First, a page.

Nine astronauts from four countries are sharing the multi-module International Space Station this weekend, an orbiting science laboratory normally equipped for six; and none of them are complaining about the cozy special arrangements to accommodate ceremonial activities involving the Olympic torch and the 2014 Winter Games set for Sochi, Russia, in February.
The station moved from three to six person operations in mid-2009. There are provisional plans to move to seven crew as NASA and the agency’s industry partners complete the development of U.S. commercial crew vehicles, perhaps in 2017.
"Absolutely, moving to nine people is doable," said NASA astronaut Karen Nyberg, the only woman in the group, when asked Friday to contemplate long-running operations with more personnel.ISS is weekend home to nine astronauts from four nations. They are Rick Mastracchio, Koichi Wakata and Mikhail Tyurin, pictured left to right in the back. Mike Hopkins, Oleg Kotov and Sergey Ryazanki are pictured left to right in the middle. Karen Nyberg, Fyodor Yurchikhin and Luca Parmitano, left to right, occupy the front row. Photo Credit: NASA TV
Nyberg, a mechanical engineer, ticked off a list of "big picture" modifications that would be necessary in addition to a third Soyuz crew transport capsule or one of the U.S. commercial crew vehicles to ensure a life boat capability for everyone. Those included life support systems, and in particular the hardware that removes carbon dioxide from the breathing air, and more frequent re-supply flights.
"Making up the science for us to do would be very doable," Nyberg told a multinational news conference.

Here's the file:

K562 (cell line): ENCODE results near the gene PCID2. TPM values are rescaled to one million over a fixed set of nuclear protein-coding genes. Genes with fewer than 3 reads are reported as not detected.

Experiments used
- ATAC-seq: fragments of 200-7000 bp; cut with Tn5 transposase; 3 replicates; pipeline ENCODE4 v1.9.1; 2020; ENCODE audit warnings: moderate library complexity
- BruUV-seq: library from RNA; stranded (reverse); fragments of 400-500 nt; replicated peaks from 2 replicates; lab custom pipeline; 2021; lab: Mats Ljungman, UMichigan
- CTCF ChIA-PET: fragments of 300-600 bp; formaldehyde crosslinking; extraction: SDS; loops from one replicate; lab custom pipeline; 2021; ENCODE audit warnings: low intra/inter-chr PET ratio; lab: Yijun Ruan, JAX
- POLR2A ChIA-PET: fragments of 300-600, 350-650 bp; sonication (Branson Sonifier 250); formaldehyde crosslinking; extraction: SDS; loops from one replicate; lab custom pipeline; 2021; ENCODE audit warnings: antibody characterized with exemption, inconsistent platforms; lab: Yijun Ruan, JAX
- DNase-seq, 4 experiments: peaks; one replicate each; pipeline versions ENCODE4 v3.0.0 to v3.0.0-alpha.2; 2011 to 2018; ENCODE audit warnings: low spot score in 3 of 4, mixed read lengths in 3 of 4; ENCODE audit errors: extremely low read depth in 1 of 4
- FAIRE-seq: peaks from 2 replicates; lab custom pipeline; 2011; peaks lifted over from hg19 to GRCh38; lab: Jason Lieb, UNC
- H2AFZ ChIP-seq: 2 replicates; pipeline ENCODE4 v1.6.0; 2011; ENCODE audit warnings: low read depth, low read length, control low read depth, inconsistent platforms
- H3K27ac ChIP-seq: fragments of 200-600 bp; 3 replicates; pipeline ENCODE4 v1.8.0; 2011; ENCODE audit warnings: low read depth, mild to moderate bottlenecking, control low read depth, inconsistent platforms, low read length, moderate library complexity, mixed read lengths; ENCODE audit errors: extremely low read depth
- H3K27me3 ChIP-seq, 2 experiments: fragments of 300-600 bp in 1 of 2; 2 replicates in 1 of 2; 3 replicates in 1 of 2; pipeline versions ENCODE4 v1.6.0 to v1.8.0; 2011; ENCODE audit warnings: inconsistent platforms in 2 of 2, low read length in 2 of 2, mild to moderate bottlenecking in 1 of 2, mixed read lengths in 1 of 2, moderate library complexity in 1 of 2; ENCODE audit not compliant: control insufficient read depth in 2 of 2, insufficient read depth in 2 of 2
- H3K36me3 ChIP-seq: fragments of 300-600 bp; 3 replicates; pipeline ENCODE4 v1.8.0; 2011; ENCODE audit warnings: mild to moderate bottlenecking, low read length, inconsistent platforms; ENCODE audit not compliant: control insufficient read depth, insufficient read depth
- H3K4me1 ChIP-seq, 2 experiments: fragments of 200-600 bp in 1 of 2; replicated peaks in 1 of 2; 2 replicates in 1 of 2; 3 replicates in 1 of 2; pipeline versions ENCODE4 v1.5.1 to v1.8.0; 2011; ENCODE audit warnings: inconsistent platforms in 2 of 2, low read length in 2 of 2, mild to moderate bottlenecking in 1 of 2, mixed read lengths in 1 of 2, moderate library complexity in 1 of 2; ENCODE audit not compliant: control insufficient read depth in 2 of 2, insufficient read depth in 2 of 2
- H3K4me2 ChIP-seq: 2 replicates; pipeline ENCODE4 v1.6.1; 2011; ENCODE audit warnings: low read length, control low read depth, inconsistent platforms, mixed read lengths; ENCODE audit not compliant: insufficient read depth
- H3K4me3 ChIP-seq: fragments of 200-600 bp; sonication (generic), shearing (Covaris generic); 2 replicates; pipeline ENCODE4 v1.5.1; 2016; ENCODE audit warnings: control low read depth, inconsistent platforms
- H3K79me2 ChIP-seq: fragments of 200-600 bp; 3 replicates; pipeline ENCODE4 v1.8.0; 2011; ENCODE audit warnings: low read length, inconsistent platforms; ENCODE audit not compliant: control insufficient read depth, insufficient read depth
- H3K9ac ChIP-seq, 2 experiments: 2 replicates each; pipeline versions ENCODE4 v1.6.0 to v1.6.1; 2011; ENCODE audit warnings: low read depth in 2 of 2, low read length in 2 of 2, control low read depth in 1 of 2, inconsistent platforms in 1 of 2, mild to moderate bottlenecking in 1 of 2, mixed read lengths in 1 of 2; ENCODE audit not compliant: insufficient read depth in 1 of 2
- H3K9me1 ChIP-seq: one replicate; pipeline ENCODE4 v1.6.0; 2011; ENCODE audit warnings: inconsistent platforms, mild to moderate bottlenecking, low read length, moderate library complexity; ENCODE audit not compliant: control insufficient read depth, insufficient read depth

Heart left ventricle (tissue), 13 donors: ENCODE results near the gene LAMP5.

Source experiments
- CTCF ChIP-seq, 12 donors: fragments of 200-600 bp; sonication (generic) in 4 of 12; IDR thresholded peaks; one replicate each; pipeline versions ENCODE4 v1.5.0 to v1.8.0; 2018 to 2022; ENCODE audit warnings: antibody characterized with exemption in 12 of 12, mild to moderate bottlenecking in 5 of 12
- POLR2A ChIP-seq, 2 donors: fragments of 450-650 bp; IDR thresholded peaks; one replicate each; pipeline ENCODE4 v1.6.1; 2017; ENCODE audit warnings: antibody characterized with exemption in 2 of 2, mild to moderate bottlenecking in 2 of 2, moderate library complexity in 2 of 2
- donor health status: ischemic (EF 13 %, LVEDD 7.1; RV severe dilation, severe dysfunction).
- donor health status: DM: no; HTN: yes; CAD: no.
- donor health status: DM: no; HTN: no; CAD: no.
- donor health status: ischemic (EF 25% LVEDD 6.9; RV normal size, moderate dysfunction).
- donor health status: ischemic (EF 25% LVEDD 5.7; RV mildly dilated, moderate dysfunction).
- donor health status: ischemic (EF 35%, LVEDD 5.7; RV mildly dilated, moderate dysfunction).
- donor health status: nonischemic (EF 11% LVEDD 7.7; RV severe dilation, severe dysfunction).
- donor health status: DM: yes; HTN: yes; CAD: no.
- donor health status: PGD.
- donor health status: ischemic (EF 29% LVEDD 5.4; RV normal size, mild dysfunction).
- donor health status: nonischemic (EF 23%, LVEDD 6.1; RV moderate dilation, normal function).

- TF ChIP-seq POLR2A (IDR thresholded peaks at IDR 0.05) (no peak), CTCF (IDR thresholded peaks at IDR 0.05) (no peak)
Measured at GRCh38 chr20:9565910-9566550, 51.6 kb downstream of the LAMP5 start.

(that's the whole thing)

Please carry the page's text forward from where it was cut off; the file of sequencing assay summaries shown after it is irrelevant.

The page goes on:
European Space Agency astronaut Luca Parmitano, of Italy, echoed her enthusiasm.
"We had to adjust our emergency procedures. All our procedures are trained and worked out for a crew of six. We had to come up with ways to respond in case something happens," Parmitano noted. "The last modification, but probably the most important for every day life was finding space for the crew to sleep. In the end, we decided the old crew had seniority and would stay in the crew quarters each had before. The new crew was kind enough to pick one of the modules -- they are all nice and spacious and cozy enough -- and that is where they are sleeping."
Typically, the ISS partners exchange half the six crew members ever four to six months. Three descend to Earth in a Soyuz capsule leaving three to tend the station for a few weeks until three new astronauts from the ISS partner nations arrive on a new Soyuz spacecraft.
The procedure was altered to permit the visit of a ceremonial Olympic torch, carried to the station as the Soyuz TMA-11M arrived early Thursday with Mikhail Tyurin, Rick Mastracchio and Koichi Wakata, Russian, U. S. and Japanese astronauts.Cosmonaut Mikhail Tyurin holds ceremonial Olympic torch. Photo Credit: NASA TV
The unlit torch will accompany cosmonauts Oleg Kotov and Sergey Ryazanskiy as they depart the station's Russian segment airlock on Saturday for a six hour spacewalk. The torch will be returned to the airlock after a photo session, while Kotov and Ryazanskiy prepare an external pointing platform for the installation of a high resolution camera system in December, relocate a foot restraint for use on future spacewalks and deactivate an experiment package.
Late Sunday, the ISS will resume six crew operations as the Soyuz TMA-09M departs with Nyberg, Parmitano and station commander Fyodor Yurchikhin, of Russia. They will carry the torch back to Earth as they end 5 1/2 months in orbit with a landing in Kazakhstan.
The space torch will continue on to Sochi, where it is to be used to ignite the Olympic flame for the Winter Games, which are scheduled to open Feb. 7.